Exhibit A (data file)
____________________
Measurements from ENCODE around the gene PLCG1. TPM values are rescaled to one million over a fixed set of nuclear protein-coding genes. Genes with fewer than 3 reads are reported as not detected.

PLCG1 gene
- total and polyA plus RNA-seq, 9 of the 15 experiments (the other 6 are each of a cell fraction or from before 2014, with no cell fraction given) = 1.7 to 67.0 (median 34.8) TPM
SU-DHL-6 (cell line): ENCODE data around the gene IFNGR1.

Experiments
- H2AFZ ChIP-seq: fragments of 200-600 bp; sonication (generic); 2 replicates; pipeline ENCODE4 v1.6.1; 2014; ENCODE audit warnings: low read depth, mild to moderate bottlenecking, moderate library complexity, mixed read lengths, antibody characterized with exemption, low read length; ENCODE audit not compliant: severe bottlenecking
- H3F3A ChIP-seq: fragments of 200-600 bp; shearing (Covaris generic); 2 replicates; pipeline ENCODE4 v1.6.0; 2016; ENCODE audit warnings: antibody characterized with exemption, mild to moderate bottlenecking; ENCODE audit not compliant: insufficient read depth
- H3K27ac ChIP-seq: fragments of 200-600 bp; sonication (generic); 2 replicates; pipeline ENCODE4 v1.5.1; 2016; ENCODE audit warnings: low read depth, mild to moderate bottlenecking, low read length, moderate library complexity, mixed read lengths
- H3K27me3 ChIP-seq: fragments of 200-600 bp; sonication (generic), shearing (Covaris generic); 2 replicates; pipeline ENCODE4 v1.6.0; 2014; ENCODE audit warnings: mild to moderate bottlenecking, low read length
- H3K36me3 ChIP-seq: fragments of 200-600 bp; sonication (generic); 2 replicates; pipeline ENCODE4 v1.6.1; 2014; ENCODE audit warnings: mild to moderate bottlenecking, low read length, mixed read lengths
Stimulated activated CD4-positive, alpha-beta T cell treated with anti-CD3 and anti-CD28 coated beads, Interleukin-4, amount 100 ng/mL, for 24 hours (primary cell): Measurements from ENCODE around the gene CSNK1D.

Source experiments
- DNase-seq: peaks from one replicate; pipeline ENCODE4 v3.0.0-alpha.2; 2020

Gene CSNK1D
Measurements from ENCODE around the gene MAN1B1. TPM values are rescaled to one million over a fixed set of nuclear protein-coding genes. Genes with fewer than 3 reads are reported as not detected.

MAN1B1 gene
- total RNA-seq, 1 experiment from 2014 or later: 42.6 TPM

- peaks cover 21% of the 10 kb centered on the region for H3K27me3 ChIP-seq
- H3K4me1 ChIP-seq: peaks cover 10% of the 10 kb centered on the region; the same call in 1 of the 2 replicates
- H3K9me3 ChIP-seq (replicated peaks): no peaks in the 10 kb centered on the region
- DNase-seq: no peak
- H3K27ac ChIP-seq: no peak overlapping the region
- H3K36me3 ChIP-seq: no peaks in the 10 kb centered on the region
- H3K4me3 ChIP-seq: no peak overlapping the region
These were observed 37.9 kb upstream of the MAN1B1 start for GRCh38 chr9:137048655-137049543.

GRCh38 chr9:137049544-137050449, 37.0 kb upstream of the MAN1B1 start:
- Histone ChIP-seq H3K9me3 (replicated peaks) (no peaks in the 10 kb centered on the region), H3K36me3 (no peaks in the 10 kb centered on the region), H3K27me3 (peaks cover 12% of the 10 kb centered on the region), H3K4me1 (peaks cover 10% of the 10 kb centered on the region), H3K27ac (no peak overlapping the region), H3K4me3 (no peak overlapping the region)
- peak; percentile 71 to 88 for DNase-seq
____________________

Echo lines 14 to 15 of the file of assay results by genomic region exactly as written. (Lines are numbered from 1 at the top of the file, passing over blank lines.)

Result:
Gene CSNK1D
Measurements from ENCODE around the gene MAN1B1. TPM values are rescaled to one million over a fixed set of nuclear protein-coding genes. Genes with fewer than 3 reads are reported as not detected.